“Our children are grown, and they’re squared away,” Riley said. “And then we have my sister-in-law who lives in Camden. She’s always happy to see us, and it’s nice to visit.”
For those trying to travel by plane, flights continued in and out of the cities expected to be hit by Florence, but with an increasing number of disruptions. A quarter of the flights into Wilmington, North Carolina, were canceled by midday Wednesday, while 1 in 5 flights could not get to Charleston, South Carolina, according to FlightAware, which provides real-time tracking.
Many more flights were expected to be canceled in the affected area on Thursday and Friday, and some airports planned to close entirely. Charleston International Airport announced that its runways would shut down at 11:50 p.m. ET Wednesday and stay that way through at least through Friday. Airlines have announced steps to protect their employees and passengers in the storm’s path while trying to minimize its effect on their operations. Delta Air Lines, United Airlines, American Airlines and JetBlue are all offering waivers that will allow customers to change their flights free of charge for the rest of the week if their itinerary includes airports likely to be affected. Both Delta and United also suspended fees for baggage and bringing pets into the cabin.
Last year, airlines faced criticism for raising prices from airports in hurricane evacuation zones. Many this year, including American, Delta and United, have implemented price caps or special fares to prevent that from happening again. Delta also increased capacity on some routes in the area to facilitate evacuations.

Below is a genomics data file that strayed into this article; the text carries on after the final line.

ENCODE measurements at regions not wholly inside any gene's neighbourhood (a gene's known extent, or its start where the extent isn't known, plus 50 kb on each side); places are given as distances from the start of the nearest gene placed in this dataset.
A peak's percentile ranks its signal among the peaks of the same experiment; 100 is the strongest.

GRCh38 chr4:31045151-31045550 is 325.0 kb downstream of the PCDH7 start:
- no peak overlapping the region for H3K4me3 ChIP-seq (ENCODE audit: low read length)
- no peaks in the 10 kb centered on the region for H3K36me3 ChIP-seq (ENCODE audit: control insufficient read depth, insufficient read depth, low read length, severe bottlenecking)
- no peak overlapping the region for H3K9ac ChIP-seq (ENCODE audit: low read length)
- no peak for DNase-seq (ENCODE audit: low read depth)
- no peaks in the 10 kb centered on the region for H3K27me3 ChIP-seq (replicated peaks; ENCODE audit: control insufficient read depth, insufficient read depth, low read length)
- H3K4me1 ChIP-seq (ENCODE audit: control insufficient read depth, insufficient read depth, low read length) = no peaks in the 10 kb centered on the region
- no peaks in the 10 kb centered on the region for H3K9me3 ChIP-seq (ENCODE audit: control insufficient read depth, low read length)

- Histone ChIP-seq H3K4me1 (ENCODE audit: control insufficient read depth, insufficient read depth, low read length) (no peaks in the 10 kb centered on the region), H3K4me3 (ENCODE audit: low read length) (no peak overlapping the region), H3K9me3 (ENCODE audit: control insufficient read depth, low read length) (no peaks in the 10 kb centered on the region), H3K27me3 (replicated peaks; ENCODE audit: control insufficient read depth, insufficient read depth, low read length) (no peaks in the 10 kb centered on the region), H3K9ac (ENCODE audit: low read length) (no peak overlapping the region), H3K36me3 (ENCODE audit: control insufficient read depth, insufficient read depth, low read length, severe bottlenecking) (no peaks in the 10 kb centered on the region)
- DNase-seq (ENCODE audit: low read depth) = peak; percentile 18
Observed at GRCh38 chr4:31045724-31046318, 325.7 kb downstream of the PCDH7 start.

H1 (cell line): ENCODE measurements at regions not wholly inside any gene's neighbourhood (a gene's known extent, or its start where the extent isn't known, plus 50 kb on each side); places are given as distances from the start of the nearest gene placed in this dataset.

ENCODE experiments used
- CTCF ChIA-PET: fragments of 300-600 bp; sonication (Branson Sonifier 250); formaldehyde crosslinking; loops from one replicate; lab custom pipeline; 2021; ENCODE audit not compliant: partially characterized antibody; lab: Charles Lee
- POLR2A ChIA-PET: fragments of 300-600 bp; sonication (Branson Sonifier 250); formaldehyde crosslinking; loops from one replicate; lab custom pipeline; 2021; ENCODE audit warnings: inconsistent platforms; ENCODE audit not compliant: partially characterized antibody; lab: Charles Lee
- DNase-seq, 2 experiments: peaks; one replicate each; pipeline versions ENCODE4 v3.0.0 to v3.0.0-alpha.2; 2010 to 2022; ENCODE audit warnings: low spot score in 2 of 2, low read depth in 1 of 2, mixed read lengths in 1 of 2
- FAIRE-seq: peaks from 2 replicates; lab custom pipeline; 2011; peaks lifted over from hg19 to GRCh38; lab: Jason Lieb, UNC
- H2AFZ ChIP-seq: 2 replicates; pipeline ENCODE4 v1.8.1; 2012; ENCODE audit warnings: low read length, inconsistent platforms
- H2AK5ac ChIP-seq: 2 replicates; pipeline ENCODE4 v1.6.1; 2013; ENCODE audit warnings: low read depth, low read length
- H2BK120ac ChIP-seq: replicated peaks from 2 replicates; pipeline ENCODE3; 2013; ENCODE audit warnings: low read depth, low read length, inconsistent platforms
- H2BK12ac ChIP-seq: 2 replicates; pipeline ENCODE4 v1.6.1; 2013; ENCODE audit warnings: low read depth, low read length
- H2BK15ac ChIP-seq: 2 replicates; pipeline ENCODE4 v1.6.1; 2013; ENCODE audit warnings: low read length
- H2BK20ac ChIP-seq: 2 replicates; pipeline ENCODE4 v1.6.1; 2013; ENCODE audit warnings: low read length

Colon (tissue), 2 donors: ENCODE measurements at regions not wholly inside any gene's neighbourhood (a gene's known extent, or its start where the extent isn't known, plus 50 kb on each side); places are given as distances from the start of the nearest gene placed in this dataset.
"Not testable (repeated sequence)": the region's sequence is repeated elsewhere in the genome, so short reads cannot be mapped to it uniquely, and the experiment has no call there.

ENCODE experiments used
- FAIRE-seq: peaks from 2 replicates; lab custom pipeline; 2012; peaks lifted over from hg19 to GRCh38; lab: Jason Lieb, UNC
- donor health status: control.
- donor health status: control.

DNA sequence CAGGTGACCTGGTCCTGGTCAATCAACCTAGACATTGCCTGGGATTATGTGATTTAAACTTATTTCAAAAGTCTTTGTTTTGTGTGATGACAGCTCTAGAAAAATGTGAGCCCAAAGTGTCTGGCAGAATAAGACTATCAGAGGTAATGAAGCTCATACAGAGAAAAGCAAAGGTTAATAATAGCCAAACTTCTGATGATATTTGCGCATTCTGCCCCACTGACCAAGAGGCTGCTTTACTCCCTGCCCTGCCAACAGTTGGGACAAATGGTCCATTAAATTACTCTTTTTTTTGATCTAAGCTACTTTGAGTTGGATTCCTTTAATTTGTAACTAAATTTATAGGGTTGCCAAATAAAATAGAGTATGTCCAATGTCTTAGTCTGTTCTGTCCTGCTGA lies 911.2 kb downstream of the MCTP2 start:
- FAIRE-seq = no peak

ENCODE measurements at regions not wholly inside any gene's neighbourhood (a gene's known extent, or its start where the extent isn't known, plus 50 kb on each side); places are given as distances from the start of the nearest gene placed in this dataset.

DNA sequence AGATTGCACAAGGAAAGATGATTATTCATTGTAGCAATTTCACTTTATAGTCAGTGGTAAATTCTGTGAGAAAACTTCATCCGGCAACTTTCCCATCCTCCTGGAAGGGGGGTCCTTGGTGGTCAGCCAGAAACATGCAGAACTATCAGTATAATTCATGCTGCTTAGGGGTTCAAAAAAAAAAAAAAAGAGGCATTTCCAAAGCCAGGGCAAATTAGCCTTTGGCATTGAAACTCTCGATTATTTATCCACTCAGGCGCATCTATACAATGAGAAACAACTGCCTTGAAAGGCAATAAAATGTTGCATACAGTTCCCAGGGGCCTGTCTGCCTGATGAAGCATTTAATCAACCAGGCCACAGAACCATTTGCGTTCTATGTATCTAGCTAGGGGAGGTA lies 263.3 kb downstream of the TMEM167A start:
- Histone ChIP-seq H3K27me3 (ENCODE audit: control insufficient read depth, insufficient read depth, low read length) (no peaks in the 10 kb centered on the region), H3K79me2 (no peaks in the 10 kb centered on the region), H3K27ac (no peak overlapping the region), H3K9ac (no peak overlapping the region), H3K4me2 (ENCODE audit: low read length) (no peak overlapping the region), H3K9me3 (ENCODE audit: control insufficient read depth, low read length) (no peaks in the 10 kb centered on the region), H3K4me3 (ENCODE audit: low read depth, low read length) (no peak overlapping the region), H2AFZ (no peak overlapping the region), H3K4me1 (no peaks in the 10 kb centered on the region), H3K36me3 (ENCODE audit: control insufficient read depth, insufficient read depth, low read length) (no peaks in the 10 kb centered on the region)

Industry takes steps to prepare
Automotive and aerospace businesses, major industries in the Carolinas, have slowed or stopped work in anticipation of the storm. Boeing suspended production at its assembly plant in North Charleston, South Carolina, at noon on Tuesday. The aircraft manufacturer also took steps to protect its expensive wide-body planes, moving at least six 787 Dreamliners to an airport near the company’s factory in Everett, Washington, according to Flightradar24.com, a flight tracker.
There was also a scramble by car dealers. Hendrick Automotive Group, which owns dozens of dealerships in the Southeast, closed its franchises in Charleston as well as in Jacksonville and Wilmington, North Carolina. It planned to close several others in North Carolina on Wednesday evening.
Automaking, so far, has been less affected. In the South Carolina hills, 200 miles from the coast, the BMW manufacturing plant is continuing to produce sport utility vehicles. While the plant may encounter storm winds and rain, the hurricane’s effect should be muted so far inland, a company spokesman said.
Still, BMW has diverted rail cars carrying finished vehicles to secure holding areas until the storm passes. Farther south, officials at a major port in Savannah, Georgia, expressed relief at the latest projections for the storm. Tensions were high on Tuesday when the city looked to be in Florence’s path, just as East Coast ports ramp up for the holiday retail season.
But on Wednesday, Robert Morris, a spokesman for the Georgia Ports Authority, said: “It looks like we’re just in for a rain event with some strong winds. Right now it’s business as usual.”
As Hurricane Florence continued to threaten the Carolinas, the National Weather Service also projected that Tropical Storm Isaac would move over the Lesser Antilles islands and across the Caribbean Sea through the weekend, bringing up to 4 inches of rain to Puerto Rico and the U.S. Virgin Islands that could cause flash-flooding.
In the Pacific, Tropical Storm Olivia is expected to move across the Hawaiian islands, especially Maui and Oahu, bringing up to 15 inches of rain and the possibility of “life-threatening” flash flooding through Thursday. The Weather Service warned of high surf and wind gusts that could knock out power and rip off tree limbs.